Olivier Roche completed his PhD in Management in 2008 from the Desautels Faculty of Management. He is currently a Professor and the Dean of the School of Business and Economics in Tashkent.
Q: What made you interested in pursuing a PhD?
Well, I have an unusual profile. I’m a former practitioner, so the first 20 years or so of my career, I was an investment banker and worked for corporations and banks. At one point in time, I decided that I was interested in academia and wanted to become a professor. Even at the World Bank and at the investment banks, I was in charge of writing research, but a different type of research. But my main motivation was to become a professor in order to teach and write research.
Q: And are you now a professor?
Yes, I’m a full professor and Dean of the Business School.
Q: Are you enjoying your job?
Yes, I think one of the best decisions in my life was to move into academia. After so many years, I still love to teach. I also have a group of people I write research with—I find it very interesting. It’s not only doing research, but also working with other researchers, attending conferences, and teaching. So I like the whole package.
Q: What was the most valuable thing you learned during your PhD that you use in your current job?
I use both quantitative and qualitative methodologies in my research—that’s a must. That’s something that, you know, I’ve seen too many PhD graduates from schools that don’t teach research properly who are unable to write research. I think one of the main objectives of a PhD program is to provide students with the tools that they need to actually write research. So the two courses that I found the most useful to me today were the courses on qualitative and quantitative methodologies.
Q: What kind of support or mentorship did you receive during your PhD program?
I had a thesis supervisor, Jan Jorgensen. I still have a good relationship with him now. He wrote a recommendation letter for my promotion to associate professor and also wrote a recommendation letter for my Fulbright grant. So the relationship with your supervisor is important not only during the PhD but also after graduation.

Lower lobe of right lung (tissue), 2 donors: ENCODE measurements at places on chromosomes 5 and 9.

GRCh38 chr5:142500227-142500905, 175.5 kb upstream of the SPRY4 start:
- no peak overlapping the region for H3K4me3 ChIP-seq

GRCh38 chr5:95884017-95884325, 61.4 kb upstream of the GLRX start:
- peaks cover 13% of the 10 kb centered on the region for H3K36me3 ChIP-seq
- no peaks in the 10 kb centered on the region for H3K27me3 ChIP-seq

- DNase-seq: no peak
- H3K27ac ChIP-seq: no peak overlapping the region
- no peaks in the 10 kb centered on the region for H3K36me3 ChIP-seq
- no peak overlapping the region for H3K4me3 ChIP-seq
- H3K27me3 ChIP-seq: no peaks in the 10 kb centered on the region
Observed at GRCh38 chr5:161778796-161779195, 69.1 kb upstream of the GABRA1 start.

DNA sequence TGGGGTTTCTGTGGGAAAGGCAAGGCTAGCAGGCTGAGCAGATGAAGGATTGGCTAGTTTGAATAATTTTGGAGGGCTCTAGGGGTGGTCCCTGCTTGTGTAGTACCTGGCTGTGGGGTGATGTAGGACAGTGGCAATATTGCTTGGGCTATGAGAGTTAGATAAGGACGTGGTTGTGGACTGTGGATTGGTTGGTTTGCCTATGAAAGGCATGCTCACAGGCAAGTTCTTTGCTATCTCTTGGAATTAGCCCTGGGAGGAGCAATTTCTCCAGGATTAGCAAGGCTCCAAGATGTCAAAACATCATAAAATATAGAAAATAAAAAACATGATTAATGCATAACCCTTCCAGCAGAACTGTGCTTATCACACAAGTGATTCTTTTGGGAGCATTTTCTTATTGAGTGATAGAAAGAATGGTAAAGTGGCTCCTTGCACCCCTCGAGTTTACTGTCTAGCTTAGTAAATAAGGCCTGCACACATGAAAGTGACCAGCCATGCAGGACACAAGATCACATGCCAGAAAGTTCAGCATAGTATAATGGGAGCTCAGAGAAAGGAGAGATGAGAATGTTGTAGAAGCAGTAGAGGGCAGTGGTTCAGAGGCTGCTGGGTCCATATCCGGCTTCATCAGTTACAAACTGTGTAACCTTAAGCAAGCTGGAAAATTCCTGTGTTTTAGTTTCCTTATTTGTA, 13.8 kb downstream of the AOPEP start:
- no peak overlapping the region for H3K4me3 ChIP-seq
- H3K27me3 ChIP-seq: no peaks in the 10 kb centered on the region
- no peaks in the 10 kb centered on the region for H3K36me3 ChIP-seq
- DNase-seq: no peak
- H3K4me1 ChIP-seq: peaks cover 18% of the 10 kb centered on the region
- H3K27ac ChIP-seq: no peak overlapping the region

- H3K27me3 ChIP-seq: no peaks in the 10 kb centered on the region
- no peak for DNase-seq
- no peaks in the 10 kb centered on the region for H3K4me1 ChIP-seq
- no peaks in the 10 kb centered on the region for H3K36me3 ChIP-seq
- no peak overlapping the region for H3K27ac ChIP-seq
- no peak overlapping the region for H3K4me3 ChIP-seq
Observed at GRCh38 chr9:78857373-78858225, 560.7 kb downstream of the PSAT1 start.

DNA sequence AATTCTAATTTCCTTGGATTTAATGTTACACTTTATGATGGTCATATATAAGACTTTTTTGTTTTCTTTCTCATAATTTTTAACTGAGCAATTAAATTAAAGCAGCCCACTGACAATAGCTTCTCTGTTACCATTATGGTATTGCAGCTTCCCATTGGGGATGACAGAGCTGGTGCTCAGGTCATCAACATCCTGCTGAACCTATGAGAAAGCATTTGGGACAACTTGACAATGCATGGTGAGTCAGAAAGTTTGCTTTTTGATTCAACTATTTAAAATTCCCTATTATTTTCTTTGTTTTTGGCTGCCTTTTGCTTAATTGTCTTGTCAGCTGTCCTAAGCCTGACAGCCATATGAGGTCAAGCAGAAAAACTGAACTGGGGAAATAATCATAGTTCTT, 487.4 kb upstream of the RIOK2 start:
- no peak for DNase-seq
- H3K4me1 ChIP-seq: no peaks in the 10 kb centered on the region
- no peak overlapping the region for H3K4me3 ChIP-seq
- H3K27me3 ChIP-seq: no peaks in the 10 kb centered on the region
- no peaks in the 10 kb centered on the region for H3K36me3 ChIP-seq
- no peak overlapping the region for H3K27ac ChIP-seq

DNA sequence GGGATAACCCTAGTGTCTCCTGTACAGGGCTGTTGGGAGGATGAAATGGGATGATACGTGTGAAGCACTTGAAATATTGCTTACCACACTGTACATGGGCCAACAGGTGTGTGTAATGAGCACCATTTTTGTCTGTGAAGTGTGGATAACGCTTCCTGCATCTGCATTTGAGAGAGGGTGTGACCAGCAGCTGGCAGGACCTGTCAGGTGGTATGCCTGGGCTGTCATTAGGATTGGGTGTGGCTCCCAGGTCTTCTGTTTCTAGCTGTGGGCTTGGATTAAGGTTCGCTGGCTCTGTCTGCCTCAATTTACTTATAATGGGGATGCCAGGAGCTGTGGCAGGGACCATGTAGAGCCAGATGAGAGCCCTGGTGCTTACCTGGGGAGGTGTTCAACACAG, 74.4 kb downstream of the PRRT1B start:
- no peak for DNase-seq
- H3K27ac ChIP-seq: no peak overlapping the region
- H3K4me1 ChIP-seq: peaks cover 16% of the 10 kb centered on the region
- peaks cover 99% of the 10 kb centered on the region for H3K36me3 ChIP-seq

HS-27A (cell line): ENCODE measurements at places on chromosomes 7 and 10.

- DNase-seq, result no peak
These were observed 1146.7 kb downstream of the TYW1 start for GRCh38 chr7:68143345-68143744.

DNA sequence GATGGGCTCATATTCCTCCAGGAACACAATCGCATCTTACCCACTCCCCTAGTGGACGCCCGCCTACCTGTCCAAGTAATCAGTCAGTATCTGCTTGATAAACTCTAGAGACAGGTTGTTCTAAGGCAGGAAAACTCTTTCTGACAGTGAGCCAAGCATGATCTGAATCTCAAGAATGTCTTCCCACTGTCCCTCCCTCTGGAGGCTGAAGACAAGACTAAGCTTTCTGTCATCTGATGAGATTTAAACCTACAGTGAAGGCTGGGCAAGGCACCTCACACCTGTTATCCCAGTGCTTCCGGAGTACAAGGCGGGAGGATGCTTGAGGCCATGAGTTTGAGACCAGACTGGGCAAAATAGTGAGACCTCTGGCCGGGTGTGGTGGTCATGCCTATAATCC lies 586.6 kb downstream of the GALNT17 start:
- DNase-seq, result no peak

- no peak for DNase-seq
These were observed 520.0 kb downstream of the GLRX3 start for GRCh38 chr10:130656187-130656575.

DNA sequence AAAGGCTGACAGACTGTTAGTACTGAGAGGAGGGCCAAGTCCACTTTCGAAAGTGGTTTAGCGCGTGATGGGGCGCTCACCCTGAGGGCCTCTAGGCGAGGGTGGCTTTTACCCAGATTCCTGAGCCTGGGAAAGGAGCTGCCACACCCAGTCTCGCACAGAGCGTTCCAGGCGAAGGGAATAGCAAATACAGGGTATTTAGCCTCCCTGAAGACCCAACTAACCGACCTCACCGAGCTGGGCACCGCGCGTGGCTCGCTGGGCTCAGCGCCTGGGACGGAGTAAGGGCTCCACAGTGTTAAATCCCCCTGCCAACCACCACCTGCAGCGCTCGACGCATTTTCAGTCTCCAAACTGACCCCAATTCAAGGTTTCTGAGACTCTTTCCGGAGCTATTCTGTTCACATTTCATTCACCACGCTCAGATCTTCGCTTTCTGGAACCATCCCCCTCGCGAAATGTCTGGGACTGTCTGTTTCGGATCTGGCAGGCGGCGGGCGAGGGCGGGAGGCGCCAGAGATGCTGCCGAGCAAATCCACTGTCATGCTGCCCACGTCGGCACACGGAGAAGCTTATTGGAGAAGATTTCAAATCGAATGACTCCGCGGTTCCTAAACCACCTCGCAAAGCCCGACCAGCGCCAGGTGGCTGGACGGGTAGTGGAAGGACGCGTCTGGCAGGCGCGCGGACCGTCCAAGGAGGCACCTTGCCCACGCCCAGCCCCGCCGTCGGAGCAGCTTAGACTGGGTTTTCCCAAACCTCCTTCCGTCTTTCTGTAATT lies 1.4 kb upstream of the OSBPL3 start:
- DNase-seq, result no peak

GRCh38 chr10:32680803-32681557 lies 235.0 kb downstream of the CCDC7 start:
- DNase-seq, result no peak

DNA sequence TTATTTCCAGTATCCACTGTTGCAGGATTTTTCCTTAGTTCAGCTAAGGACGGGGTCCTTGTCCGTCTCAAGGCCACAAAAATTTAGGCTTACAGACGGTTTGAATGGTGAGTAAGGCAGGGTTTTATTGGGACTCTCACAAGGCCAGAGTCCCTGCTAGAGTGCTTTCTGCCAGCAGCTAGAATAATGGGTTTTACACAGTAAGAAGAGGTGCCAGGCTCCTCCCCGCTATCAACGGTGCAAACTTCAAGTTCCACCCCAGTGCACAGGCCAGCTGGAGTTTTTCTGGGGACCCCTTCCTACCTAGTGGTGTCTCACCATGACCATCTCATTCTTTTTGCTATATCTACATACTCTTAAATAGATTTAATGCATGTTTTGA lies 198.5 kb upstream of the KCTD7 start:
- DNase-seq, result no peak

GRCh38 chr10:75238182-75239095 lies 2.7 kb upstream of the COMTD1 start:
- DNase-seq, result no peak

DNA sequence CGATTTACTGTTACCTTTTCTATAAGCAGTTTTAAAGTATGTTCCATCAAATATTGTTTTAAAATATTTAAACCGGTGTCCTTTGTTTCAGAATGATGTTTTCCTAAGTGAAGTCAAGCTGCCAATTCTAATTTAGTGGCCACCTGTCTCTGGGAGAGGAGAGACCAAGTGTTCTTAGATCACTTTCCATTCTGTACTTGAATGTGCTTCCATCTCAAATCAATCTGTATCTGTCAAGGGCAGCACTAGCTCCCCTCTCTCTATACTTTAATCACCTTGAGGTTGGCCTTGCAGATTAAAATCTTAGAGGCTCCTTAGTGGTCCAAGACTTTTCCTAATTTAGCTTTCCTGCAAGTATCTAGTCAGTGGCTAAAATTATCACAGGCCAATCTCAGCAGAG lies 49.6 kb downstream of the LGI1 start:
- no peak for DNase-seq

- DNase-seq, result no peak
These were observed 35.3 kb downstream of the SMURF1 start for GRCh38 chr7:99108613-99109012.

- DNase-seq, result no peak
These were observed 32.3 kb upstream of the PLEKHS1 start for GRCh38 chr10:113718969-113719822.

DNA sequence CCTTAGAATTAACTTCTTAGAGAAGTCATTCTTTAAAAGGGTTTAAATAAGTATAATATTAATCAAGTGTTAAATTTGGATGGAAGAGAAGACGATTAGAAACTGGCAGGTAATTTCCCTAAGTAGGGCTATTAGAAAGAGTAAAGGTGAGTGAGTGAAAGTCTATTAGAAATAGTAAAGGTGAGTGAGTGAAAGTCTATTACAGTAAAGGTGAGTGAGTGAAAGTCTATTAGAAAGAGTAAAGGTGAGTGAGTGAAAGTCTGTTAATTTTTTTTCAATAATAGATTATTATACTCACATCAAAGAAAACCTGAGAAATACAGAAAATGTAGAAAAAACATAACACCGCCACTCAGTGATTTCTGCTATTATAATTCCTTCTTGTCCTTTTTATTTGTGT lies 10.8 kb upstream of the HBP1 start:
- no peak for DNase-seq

Q: What were the main challenges that you faced when you were completing your studies?
The main challenge is that either you will have a topic that is interesting to you and also of interest to a specific professor, and that tends to go fairly well. Or your topic is not of particular interest to a specific professor and then you end up in the pool of PhD candidates supervised by the same supervisor. And I ended up with a very nice and supportive supervisor. But in terms of publications, it’s harder if you don’t have the same area of research interest as your professor. I think that the support from the faculty has to be a bit more. They should either provide more support for the students that are accepted or limit the number of students in the program. It’s not so much lack of material or resources, it’s more of the support you have from a mentor who will guide you through your research and will encourage you. I think that’s the core of the difficulty of a PhD and the reason why so many people just drop out.
Q: Do you think you would have benefitted from more support and more guidance in your research?
Yes, I think if I had to improve something for McGill that would be it. Very early on in your PhD program you have this relationship that will guide you through, and provide connections amongst other universities.
For example, my specialty is corporate governance. So we had a corporate governance institute at McGill, which was helpful for completing my thesis, but at the same, Concordia and UQAM also have professors with the same passion or research interests. And it would have been really nice to have this network where you are not struggling as a student who has to make cold calls to find somebody who may or may not be interested in what you do.